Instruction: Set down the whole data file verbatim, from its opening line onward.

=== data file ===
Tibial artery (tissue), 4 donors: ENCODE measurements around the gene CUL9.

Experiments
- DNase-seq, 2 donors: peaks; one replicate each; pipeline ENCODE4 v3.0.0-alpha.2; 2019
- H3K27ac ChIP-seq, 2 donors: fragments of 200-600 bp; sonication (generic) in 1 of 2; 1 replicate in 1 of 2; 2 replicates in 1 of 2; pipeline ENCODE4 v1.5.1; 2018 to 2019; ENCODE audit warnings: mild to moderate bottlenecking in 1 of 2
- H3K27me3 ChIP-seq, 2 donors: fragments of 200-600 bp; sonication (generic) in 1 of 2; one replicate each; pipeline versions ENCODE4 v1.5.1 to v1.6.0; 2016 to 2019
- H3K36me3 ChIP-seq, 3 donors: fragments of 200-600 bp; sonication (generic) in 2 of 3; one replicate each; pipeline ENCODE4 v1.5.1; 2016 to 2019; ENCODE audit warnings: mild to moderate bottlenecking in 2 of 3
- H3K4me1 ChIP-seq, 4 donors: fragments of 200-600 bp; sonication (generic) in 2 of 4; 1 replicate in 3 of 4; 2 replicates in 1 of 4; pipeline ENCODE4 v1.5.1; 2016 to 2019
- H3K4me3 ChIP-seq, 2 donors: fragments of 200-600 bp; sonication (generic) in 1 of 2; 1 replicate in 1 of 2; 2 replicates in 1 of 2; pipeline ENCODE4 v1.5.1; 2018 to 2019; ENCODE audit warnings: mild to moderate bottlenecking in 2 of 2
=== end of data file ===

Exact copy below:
Tibial artery (tissue), 4 donors: ENCODE measurements around the gene CUL9.

Experiments
- DNase-seq, 2 donors: peaks; one replicate each; pipeline ENCODE4 v3.0.0-alpha.2; 2019
- H3K27ac ChIP-seq, 2 donors: fragments of 200-600 bp; sonication (generic) in 1 of 2; 1 replicate in 1 of 2; 2 replicates in 1 of 2; pipeline ENCODE4 v1.5.1; 2018 to 2019; ENCODE audit warnings: mild to moderate bottlenecking in 1 of 2
- H3K27me3 ChIP-seq, 2 donors: fragments of 200-600 bp; sonication (generic) in 1 of 2; one replicate each; pipeline versions ENCODE4 v1.5.1 to v1.6.0; 2016 to 2019
- H3K36me3 ChIP-seq, 3 donors: fragments of 200-600 bp; sonication (generic) in 2 of 3; one replicate each; pipeline ENCODE4 v1.5.1; 2016 to 2019; ENCODE audit warnings: mild to moderate bottlenecking in 2 of 3
- H3K4me1 ChIP-seq, 4 donors: fragments of 200-600 bp; sonication (generic) in 2 of 4; 1 replicate in 3 of 4; 2 replicates in 1 of 4; pipeline ENCODE4 v1.5.1; 2016 to 2019
- H3K4me3 ChIP-seq, 2 donors: fragments of 200-600 bp; sonication (generic) in 1 of 2; 1 replicate in 1 of 2; 2 replicates in 1 of 2; pipeline ENCODE4 v1.5.1; 2018 to 2019; ENCODE audit warnings: mild to moderate bottlenecking in 2 of 2